The practice of pharmaceutical sales representatives meeting individually with physicians to promote brand-name medications is called drug detailing. And while drug detailing is increasingly scrutinized and regulated, it is still common for pharmaceutical representatives to visit medical offices to distribute promotional materials and goods to persuade physicians to prescribe their products.
To provide clinicians with a more balanced source of information, Michael Fischer, MD, MS, a primary care physician in the Phyllis Jen Center and faculty member within the Division of Pharmacoepidemiology and Pharmacoeconomics, teamed up with Jerry Avorn, MD, in 2010 to create the National Resource Center for Academic Detailing (NaRCAD). The goal: help clinicians make prescribing decisions based on evidence rather than marketing. The year NaRCAD was founded, the pharmaceutical industry spent an annual average of $20,000 per physician on marketing efforts.
“The difference with academic detailing is we’re not trying to secure a doctor’s commitment to pad our bottom line,” says Fischer. “We are solely interested in commitments to patients’ health needs and experiences.”
After their studies confirmed that the outreach model is helpful to clinicians, the NaRCAD team set out to train health educators across the country to have evidence-supported conversations with physicians about prescribing. To date, they have trained 500 academic detailers.
“You can’t change ineffective prescribing behavior until you are in front of physicians, asking why they aren’t following guidelines,” Fischer says.
“Often clinicians are overburdened and struggle to keep up with the literature on top of their heavy caseloads, especially in primary care.”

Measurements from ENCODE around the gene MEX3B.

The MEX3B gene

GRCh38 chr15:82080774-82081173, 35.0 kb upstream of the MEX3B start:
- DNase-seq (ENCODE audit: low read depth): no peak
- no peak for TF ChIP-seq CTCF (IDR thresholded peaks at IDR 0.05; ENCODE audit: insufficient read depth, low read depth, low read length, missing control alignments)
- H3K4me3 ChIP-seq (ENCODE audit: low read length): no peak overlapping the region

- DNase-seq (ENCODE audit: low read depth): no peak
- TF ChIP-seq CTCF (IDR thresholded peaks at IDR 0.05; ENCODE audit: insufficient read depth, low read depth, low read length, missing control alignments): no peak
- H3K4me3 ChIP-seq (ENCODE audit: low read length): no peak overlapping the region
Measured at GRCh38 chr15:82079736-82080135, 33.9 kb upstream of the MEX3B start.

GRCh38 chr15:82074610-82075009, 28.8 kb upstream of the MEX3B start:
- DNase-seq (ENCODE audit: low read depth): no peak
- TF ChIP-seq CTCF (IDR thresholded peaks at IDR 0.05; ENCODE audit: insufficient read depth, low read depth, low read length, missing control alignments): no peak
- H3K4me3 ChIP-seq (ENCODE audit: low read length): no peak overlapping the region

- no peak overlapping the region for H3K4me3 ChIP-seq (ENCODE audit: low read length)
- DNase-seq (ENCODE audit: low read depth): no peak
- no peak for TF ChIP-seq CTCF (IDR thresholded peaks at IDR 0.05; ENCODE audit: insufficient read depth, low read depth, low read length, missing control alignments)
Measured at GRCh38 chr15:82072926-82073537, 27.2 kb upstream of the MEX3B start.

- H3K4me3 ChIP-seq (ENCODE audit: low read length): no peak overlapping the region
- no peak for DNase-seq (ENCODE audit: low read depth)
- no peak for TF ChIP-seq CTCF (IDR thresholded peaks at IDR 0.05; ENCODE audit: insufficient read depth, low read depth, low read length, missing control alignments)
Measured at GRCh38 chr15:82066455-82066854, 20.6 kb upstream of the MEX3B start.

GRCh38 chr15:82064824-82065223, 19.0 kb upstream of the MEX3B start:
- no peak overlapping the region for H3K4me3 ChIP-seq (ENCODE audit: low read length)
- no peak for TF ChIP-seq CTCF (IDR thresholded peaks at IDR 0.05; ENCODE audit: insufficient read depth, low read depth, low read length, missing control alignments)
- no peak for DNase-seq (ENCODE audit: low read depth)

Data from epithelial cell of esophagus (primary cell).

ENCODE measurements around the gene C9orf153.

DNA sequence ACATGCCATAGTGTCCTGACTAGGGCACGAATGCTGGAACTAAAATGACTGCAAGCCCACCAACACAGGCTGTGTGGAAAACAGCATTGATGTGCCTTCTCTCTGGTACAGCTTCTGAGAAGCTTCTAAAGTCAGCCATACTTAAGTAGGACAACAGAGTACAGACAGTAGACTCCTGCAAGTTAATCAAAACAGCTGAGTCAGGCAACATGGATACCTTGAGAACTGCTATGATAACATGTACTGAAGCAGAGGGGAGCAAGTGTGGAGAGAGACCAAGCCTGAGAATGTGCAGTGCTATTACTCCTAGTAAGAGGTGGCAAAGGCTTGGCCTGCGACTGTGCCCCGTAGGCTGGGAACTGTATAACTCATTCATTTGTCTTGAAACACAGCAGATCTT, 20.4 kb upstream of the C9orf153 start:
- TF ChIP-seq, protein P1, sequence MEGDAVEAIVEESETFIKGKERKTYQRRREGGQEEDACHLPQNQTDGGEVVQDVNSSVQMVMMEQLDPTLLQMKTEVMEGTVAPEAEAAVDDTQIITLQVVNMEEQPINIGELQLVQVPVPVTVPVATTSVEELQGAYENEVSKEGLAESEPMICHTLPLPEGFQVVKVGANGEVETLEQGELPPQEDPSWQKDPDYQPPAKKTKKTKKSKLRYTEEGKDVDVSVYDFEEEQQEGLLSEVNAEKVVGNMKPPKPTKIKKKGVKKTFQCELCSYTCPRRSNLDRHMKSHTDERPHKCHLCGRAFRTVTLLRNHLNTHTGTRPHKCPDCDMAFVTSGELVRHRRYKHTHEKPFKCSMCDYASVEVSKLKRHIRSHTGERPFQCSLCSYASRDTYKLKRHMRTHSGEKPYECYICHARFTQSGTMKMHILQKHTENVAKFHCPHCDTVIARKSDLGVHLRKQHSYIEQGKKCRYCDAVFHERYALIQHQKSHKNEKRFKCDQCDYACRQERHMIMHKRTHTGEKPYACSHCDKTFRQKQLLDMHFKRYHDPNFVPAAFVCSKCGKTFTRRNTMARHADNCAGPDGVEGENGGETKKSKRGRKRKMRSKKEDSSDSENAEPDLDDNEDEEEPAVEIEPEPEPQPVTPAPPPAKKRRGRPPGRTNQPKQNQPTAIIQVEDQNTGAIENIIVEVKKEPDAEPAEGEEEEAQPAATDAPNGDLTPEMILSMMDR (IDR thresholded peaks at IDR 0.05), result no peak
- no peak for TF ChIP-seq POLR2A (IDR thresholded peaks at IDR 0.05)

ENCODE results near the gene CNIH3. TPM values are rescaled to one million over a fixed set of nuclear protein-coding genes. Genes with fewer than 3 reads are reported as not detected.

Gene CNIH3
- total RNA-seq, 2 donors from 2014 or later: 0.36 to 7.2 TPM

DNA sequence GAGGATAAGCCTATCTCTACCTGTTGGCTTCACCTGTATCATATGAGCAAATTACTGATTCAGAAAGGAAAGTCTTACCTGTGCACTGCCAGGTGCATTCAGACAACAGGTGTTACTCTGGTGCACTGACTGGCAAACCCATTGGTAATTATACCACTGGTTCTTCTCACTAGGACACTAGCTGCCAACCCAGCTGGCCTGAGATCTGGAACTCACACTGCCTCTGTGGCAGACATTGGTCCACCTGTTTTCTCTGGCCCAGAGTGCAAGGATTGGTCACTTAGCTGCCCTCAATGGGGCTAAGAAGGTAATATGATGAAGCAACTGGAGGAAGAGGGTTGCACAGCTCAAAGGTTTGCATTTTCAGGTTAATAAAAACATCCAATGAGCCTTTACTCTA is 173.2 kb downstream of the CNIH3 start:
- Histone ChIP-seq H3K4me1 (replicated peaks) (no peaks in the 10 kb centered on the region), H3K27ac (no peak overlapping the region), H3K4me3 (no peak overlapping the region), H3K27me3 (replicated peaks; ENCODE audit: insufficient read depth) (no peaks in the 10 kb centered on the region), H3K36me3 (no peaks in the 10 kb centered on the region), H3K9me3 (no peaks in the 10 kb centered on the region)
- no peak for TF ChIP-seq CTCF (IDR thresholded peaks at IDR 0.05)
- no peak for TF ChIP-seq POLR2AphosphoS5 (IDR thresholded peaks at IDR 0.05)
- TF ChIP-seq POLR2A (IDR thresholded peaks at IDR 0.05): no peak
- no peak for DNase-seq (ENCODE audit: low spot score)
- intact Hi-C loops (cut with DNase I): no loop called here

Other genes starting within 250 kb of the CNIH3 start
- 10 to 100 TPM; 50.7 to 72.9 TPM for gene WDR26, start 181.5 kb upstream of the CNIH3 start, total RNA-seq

At first, NaRCAD focused on mainstay community health topics, from tackling heart disease to increasing vaccination rates. Soon, pain management and the opioid crisis came up in academic detailing conversations.
“Anyone who has practiced medicine for more than 10 years has been conditioned to treat people with the goal of reducing pain to zero regardless of how much medication it takes,” says Fischer. “The opioid crisis shows this is not the best strategy, but it’s hard to change long-held attitudes and behaviors. When I talk to clinicians, the first thing I ask is how they manage their patients’ pain, and then we talk about their approach when someone is using too much pain medication.”
Fischer is hearing dramatic success stories. To address untreated opioid addiction among veterans, academic detailers spent two years conducting targeted, unbiased outreach to physicians in the Veterans Health Administration. Their efforts led to a sevenfold increase in prescriptions for naloxone, a medication that reverses opioid overdoses.
“Now that we have a critical mass, we want to create centers to establish full-scale academic detailing training in many regions and spread locally from where they are,” says Fischer. “Their regional expertise combined with our approach will be sustainable and allow them to dive into the unique health outreach needs of their communities.”